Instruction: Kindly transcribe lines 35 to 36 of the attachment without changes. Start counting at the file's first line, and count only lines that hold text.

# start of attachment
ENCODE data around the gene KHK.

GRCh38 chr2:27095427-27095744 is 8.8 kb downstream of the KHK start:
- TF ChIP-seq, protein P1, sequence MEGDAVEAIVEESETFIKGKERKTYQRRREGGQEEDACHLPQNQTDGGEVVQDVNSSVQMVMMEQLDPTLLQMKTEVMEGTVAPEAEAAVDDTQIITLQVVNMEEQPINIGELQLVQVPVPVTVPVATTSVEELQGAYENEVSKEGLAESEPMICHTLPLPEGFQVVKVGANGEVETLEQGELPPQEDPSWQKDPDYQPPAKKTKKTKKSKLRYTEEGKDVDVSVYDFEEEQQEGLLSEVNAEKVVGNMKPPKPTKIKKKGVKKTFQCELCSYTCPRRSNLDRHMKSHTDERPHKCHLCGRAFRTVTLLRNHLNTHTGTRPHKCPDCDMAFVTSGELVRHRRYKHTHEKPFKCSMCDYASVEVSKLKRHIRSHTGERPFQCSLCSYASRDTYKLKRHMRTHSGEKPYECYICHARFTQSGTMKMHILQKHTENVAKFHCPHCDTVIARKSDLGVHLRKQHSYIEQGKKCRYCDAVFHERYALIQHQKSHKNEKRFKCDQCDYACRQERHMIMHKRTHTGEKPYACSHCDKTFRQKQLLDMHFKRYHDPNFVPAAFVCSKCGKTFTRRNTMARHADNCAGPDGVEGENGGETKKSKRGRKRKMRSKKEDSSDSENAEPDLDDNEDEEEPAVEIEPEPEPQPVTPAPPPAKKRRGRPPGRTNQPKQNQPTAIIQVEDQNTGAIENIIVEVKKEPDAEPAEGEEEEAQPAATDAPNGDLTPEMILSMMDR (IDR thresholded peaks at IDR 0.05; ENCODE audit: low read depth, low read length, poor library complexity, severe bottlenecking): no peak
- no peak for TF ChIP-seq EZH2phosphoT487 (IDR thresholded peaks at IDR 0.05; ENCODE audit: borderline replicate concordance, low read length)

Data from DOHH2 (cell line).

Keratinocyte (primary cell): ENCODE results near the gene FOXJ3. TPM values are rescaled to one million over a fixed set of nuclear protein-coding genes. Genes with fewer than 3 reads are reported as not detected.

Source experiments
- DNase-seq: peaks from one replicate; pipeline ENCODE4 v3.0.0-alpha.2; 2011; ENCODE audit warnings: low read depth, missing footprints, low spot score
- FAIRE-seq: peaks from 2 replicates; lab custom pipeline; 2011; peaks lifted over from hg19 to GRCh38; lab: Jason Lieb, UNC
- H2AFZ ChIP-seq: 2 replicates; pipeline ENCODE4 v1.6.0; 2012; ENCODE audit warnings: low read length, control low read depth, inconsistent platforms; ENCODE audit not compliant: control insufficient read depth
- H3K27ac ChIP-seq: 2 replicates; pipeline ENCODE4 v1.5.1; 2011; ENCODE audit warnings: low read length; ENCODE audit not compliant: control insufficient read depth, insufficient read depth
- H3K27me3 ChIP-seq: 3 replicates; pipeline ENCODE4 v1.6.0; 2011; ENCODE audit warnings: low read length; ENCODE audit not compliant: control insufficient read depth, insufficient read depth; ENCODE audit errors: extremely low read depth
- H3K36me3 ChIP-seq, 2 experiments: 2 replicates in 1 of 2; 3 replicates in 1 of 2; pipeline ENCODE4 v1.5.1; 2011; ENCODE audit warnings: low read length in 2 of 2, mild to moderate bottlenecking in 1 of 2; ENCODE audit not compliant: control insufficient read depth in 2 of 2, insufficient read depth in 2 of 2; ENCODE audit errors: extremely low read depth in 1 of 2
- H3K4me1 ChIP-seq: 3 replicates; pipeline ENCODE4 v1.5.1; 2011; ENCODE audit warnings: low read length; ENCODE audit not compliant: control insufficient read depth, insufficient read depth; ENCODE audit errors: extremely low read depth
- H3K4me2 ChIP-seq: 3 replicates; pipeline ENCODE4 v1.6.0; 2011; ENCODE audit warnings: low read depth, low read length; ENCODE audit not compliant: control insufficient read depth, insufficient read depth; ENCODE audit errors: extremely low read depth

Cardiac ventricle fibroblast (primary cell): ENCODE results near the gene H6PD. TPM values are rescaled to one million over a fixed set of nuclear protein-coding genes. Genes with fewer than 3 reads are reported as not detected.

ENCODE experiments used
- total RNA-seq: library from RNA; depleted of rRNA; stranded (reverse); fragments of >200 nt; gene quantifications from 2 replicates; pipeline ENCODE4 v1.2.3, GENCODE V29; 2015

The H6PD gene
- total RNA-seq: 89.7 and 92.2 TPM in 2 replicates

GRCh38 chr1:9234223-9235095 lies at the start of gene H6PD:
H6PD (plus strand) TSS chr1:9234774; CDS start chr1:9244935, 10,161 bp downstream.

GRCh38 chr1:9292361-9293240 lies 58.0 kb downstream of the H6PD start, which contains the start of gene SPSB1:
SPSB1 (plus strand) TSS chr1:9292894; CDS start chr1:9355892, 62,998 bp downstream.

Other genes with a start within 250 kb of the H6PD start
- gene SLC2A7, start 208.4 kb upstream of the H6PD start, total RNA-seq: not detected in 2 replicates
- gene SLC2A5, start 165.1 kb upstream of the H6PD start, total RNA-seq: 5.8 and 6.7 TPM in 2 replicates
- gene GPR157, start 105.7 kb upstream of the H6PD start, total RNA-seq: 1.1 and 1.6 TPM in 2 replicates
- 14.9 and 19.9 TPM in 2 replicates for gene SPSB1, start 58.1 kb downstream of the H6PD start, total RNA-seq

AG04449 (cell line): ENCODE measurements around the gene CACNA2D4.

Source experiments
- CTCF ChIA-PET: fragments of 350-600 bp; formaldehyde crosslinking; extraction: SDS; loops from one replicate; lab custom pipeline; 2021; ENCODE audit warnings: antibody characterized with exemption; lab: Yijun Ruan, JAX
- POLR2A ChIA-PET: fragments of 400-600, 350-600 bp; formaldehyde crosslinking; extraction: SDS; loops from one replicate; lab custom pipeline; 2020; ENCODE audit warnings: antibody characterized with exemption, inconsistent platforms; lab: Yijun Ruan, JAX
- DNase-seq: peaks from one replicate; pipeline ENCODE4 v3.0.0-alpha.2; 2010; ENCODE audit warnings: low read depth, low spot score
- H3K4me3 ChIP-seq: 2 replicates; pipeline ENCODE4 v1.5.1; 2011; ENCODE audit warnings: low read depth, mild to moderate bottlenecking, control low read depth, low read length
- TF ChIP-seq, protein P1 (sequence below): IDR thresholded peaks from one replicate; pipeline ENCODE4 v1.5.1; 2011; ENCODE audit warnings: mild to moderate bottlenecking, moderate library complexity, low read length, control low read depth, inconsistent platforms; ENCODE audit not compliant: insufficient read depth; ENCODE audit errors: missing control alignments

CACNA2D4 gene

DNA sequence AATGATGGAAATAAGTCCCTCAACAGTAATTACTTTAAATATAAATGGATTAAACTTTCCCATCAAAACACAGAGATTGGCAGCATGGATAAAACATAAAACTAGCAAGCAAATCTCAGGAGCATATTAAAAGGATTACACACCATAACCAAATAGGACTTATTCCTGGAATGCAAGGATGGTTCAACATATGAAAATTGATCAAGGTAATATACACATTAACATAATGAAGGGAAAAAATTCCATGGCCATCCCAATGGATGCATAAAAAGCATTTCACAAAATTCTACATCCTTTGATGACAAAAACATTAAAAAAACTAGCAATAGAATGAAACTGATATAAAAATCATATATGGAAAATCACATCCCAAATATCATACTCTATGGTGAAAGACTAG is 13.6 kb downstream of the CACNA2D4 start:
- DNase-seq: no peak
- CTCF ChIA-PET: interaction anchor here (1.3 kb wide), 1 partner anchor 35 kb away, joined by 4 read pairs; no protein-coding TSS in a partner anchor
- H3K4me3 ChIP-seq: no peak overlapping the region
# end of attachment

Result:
- H3K4me3 ChIP-seq: 2 replicates; pipeline ENCODE4 v1.5.1; 2011; ENCODE audit warnings: low read depth, mild to moderate bottlenecking, control low read depth, low read length
- TF ChIP-seq, protein P1 (sequence below): IDR thresholded peaks from one replicate; pipeline ENCODE4 v1.5.1; 2011; ENCODE audit warnings: mild to moderate bottlenecking, moderate library complexity, low read length, control low read depth, inconsistent platforms; ENCODE audit not compliant: insufficient read depth; ENCODE audit errors: missing control alignments